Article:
Cell phones and other devices are subject to 350 different wireless data tests and 30 different network authentication tests. Sprint uses several different facilities at its Overland Park headquarters to test RF performance. The phones are put in a chamber and surrounded by several dozen sensors to test sensitivity, power, connection, latency, and other factors affecting performance.
Things Sprint looks at include how well the device establishes a connection to the network itself and identifies itself, as well as speed on the network, call drops or blocks, and so on.
Then Sprint examines multiple handoff scenarios between various network types, depending on the state of the device. Is it active or dormant, is it roaming between CDMA and LTE, or CDMA 800 to CDMA 1900? ...and so on.
These technical tests are meant to ensure that each device is safe for the network (that it doesn't damage network performance) and that radio properties, RF properties, and RF performance criteria are met. Antenna, GPS, power save mode, global network selection, and network device data performance are all tested. These are all performed in a lab.
They also test the devices next to a mock human head, and in human hands with different grips to see if how the phone is held, or where it is positioned, plays a role in signal performance. The mock human head is filled with a liquid that simulates brain matter. Not only does Sprint test signal performance on the network when obstructed by human body parts, but it also looks at the specific absorption rate (how much cell phone radiation is absorbed by cells in the body), just like the Federal Communications Commission.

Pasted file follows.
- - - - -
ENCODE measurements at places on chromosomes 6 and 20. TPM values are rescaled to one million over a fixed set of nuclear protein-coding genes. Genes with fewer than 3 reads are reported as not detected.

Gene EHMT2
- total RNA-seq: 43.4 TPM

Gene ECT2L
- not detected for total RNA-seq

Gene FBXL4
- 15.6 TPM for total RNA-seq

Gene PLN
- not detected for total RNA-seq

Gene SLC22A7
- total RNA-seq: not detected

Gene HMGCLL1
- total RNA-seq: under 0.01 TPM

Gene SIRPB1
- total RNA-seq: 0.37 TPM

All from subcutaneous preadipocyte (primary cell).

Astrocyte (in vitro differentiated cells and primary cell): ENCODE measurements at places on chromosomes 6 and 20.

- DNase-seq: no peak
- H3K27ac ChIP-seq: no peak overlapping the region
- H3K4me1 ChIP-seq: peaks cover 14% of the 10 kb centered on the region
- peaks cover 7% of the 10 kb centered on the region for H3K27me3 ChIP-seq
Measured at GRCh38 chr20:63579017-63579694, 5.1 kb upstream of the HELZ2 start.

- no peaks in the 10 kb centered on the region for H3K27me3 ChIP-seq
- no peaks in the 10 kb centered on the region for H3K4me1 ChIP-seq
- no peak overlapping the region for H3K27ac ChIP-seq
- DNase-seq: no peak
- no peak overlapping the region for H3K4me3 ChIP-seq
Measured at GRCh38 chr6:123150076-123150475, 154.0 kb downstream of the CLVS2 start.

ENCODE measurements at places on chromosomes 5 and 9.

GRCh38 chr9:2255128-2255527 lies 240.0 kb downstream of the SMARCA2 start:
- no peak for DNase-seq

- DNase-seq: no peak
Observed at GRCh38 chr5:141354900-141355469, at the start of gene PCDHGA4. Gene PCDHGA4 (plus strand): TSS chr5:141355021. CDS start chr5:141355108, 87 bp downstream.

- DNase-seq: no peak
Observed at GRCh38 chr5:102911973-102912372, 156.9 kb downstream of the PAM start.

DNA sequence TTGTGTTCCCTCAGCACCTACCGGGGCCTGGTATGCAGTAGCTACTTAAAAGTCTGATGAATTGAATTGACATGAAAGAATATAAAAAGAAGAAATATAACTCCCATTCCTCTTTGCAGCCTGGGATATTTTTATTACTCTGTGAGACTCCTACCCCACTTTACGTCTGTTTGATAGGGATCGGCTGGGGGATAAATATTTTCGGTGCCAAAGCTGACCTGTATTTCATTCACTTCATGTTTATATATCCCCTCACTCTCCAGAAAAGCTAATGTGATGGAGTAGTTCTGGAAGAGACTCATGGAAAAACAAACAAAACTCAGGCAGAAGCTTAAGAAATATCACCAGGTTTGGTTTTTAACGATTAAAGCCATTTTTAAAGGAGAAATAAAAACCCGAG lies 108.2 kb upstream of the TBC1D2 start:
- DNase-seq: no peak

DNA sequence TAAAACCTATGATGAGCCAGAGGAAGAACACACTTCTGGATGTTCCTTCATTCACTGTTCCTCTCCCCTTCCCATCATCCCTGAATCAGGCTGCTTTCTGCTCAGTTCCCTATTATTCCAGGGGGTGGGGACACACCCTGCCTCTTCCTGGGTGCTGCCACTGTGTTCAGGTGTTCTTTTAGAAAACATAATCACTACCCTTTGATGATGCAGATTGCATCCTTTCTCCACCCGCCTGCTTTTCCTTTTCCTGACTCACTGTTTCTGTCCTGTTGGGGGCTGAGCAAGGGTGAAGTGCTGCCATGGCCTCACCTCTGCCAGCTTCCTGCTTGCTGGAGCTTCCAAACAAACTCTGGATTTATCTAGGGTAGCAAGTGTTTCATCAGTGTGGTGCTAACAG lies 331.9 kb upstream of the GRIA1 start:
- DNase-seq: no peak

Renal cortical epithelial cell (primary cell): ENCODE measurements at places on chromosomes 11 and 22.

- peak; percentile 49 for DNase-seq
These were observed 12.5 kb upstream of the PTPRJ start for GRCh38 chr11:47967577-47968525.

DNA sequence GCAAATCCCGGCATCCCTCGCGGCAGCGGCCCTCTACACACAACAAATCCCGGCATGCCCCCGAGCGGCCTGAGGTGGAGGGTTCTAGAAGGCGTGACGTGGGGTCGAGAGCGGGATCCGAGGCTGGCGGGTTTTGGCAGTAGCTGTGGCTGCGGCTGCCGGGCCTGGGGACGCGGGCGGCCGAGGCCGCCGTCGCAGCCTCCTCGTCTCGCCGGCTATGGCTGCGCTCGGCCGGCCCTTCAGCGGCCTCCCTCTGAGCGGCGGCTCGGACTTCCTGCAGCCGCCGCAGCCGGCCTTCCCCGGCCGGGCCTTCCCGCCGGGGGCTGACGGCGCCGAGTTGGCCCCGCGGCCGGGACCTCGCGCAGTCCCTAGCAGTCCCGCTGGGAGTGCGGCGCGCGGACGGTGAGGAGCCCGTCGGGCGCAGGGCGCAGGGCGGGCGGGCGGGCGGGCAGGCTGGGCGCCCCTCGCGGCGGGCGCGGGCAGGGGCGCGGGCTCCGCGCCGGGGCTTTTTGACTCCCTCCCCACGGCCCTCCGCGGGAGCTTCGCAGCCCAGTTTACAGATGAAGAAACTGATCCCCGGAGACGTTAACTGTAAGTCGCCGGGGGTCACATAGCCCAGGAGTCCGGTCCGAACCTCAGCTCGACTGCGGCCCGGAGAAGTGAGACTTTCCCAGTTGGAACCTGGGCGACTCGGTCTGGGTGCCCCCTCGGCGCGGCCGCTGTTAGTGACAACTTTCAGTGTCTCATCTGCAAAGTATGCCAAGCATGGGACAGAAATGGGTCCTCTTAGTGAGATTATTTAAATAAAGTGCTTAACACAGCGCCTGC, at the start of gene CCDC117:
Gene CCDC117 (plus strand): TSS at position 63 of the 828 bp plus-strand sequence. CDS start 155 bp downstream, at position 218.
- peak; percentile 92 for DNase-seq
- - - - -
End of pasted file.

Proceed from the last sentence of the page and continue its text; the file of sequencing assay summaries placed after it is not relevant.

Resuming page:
All the data is measured and processed by massive, refrigerator-sized pieces of equipment that are extremely sensitive.
Once a device passes all these tests in a lab, it then has to pass them out in the real world.
Sprint has several drive loops that it takes its devices on to see how well they perform handoffs between towers and hand-offs between network types (CDMA-to-LTE), and so on. There's one loop in Overland Park, one in Chicago, and one in Branchburg, NJ.